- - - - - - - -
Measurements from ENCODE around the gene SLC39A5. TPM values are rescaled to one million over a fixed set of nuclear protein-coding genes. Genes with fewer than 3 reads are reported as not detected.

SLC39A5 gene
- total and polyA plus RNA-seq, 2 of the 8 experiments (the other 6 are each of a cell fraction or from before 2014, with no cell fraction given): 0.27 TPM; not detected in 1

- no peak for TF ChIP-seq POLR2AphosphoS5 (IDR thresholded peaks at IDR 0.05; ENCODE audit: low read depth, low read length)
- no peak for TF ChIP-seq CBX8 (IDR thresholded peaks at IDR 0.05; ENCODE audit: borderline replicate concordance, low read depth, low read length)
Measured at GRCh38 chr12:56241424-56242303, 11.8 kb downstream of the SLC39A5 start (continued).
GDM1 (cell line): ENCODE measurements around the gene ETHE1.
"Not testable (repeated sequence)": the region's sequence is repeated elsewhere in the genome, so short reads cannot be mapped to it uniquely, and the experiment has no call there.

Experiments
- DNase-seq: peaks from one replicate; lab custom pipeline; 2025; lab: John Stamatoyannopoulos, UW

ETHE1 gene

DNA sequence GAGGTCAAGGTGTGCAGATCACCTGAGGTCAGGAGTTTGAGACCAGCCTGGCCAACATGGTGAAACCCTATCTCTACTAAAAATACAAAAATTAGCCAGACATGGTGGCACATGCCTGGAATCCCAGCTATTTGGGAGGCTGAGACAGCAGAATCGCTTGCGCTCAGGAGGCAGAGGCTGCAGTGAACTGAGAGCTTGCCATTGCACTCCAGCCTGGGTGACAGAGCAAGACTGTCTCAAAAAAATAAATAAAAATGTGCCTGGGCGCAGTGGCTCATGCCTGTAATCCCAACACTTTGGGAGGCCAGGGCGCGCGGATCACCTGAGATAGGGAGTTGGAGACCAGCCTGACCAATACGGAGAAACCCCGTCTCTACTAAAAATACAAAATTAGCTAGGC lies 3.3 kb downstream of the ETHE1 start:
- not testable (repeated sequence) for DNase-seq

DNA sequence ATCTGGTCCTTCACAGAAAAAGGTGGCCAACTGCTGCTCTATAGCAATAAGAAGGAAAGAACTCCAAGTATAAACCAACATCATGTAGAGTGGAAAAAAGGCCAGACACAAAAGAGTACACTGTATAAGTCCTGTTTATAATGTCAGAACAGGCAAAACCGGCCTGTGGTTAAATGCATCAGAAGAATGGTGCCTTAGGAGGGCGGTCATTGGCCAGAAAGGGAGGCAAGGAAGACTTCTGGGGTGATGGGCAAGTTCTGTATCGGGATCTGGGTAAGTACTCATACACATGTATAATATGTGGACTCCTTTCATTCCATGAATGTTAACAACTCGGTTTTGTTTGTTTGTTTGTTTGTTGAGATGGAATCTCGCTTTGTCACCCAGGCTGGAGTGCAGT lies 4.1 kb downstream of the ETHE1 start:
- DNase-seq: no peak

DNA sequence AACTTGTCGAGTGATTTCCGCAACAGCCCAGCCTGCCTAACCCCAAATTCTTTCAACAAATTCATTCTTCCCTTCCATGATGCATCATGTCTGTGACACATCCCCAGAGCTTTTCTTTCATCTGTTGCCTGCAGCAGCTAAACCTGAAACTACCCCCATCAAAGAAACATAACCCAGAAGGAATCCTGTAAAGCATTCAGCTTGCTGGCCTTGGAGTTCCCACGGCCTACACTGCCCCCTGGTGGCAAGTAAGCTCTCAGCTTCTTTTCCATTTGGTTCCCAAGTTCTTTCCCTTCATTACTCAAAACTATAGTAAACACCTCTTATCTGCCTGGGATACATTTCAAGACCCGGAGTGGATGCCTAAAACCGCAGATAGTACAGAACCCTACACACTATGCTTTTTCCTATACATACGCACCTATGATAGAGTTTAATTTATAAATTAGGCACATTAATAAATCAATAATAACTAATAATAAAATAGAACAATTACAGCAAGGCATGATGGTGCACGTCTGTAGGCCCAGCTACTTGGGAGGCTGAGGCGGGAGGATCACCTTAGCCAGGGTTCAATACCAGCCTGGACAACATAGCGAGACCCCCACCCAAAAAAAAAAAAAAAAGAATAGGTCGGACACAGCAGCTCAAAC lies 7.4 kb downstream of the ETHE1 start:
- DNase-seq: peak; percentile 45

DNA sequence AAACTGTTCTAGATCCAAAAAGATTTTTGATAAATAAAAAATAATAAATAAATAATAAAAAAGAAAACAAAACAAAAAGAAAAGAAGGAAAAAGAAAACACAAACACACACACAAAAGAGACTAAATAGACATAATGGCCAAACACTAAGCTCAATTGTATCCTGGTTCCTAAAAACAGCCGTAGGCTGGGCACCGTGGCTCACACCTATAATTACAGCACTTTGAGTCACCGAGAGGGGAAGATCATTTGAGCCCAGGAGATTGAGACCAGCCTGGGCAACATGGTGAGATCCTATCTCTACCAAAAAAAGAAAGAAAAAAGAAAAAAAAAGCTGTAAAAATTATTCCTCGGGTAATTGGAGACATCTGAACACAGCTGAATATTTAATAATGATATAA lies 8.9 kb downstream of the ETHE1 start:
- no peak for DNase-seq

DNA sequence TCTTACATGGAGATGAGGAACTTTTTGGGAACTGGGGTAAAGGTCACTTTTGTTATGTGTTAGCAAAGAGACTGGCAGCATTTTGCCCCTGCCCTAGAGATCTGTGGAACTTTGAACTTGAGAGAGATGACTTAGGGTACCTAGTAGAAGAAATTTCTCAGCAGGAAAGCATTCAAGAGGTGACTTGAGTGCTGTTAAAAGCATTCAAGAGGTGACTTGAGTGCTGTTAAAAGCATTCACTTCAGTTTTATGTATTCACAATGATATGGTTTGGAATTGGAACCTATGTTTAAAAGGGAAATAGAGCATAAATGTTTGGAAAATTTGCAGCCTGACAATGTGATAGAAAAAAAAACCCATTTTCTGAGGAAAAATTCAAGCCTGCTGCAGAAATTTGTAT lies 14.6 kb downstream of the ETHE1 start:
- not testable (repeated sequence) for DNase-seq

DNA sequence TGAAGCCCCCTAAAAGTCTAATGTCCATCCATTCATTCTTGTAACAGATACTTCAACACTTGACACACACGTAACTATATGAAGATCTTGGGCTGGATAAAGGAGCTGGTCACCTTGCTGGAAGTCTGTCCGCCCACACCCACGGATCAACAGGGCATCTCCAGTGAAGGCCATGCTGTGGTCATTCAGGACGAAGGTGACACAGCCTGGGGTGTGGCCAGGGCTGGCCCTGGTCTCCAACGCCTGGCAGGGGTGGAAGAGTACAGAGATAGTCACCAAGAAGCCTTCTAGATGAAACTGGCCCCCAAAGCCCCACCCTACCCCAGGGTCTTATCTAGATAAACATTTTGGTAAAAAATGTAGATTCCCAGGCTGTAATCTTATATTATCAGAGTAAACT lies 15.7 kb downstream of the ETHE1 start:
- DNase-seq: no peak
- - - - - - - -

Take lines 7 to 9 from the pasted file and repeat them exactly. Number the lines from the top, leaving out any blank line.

GDM1 (cell line): ENCODE measurements around the gene ETHE1.
"Not testable (repeated sequence)": the region's sequence is repeated elsewhere in the genome, so short reads cannot be mapped to it uniquely, and the experiment has no call there.

Experiments